One obvious reason is that new parties in Israel will always be an attractive vehicle for political results because, as we have seen, coalition politics in a close election will reward a ?minor? victory (of one or two seats) with leverage and clout during the negotiations that precede the formation of a government. Second, political ends in Israel are most often achieved through direct political intervention and involvement; whereas American Jewish influence develops through access to power, through grass-roots organizations, conferences and lobbying groups. An American interest group will often achieve its ends through influence and access to candidates and officeholders without ever having to declare itself on any ballot. As American Jews with a strong interest in Israeli affairs, we must be comfortably familiar with these two alternative models for political action and result. Within the United States, we have not strayed far from the ?Purim? model, the prototypical diaspora experience which offered salvation by fortuitous access to power, access earned through assertion of longstanding Jewish principles, mutual interest and goodwill. Sometimes, even in our time, the agent is mysterious, almost mystical--an Eddie Jacobson, the Missouri haberdasher who arranged for Truman's secret meeting with Chaim Weitzman in those crucial months in 1947. More predictably, American Jewish interest is asserted through the diaspora Jewish leadership, its efforts diffused through over fifty major organizations, committees, and boards in a baroque infrastructure that is often effective, always well-meaning, yet, in a way, less democratic and understood by the average Jew than, even the crazyquilt Israeli ballot list. So whether in galut or in Israel, it seems that the tiresome ?two Jews--threeopinions? jokes (e.g., the Jew on the desert island who built two shuts--so there would be one where he never goes!) are not going to go out of style anytime soon.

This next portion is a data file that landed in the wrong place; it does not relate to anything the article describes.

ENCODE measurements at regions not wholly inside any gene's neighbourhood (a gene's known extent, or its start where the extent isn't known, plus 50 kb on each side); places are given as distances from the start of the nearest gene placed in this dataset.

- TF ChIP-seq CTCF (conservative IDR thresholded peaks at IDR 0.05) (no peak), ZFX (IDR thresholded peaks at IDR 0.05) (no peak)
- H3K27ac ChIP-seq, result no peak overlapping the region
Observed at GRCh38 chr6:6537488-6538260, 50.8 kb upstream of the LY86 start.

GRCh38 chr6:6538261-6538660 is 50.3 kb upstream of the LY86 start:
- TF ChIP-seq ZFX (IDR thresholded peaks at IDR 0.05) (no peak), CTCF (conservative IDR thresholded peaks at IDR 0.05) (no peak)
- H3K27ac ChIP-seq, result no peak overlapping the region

In the case of MEIMAD, its formation as a new party was, paradoxically, motivated by the desire of its founders to be a unifying force by seeking to utilize Jewish tradition in a positive way. MEIMAD foresaw the crisis stemming from two critical problems: the growing gap between religious and secular Jews in Israel and the political deadlock with the Arabs. By entering the political arena, we hope to contribute to the realization of an Israel that reflects the hopes and visions invested in it by the entire Jewish people. The necessity for a new party was specifically to perpetuate the special role that the religious Zionist community has played in Israel's development. Made up primarily of traditionally oriented Jews, it is the only such political framework in Israel which opposes the attempt to amend the Law of Return and other forms of religious coercion, it saw the necessity to distinguish itself as religious Zionists from the platform of the NRP (National Religious Party) which has taken more extremist positions on both religious and political issues. In contrast, MEIMAD gained considerable attention in Israel for its following positions: